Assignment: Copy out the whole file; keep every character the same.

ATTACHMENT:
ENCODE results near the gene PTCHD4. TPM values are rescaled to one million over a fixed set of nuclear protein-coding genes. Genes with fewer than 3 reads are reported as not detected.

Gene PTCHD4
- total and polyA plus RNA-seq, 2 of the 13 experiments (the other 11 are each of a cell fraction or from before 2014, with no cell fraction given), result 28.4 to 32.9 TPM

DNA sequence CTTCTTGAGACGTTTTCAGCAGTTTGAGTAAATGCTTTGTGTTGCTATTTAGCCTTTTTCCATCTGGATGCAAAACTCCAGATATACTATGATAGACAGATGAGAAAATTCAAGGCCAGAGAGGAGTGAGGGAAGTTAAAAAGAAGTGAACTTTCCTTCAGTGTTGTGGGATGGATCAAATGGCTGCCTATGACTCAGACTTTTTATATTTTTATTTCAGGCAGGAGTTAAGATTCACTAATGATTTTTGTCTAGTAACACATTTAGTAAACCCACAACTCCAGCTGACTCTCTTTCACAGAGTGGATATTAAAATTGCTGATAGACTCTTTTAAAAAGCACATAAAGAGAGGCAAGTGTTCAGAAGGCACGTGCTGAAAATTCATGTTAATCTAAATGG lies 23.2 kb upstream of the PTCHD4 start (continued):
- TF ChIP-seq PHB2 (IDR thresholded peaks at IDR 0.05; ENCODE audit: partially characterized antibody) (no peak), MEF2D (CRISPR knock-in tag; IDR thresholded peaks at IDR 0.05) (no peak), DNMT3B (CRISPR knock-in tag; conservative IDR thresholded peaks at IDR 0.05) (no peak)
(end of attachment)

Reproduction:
ENCODE results near the gene PTCHD4. TPM values are rescaled to one million over a fixed set of nuclear protein-coding genes. Genes with fewer than 3 reads are reported as not detected.

Gene PTCHD4
- total and polyA plus RNA-seq, 2 of the 13 experiments (the other 11 are each of a cell fraction or from before 2014, with no cell fraction given), result 28.4 to 32.9 TPM

DNA sequence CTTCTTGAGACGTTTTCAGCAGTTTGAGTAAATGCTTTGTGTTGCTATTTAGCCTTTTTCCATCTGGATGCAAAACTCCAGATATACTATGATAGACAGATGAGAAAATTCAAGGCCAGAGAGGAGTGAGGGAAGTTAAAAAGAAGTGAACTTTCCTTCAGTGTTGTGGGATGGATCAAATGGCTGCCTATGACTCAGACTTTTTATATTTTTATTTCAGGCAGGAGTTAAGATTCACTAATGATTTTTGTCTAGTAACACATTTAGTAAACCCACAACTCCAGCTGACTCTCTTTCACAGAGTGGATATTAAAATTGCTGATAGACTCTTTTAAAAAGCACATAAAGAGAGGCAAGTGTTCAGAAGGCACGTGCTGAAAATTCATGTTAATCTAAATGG lies 23.2 kb upstream of the PTCHD4 start (continued):
- TF ChIP-seq PHB2 (IDR thresholded peaks at IDR 0.05; ENCODE audit: partially characterized antibody) (no peak), MEF2D (CRISPR knock-in tag; IDR thresholded peaks at IDR 0.05) (no peak), DNMT3B (CRISPR knock-in tag; conservative IDR thresholded peaks at IDR 0.05) (no peak)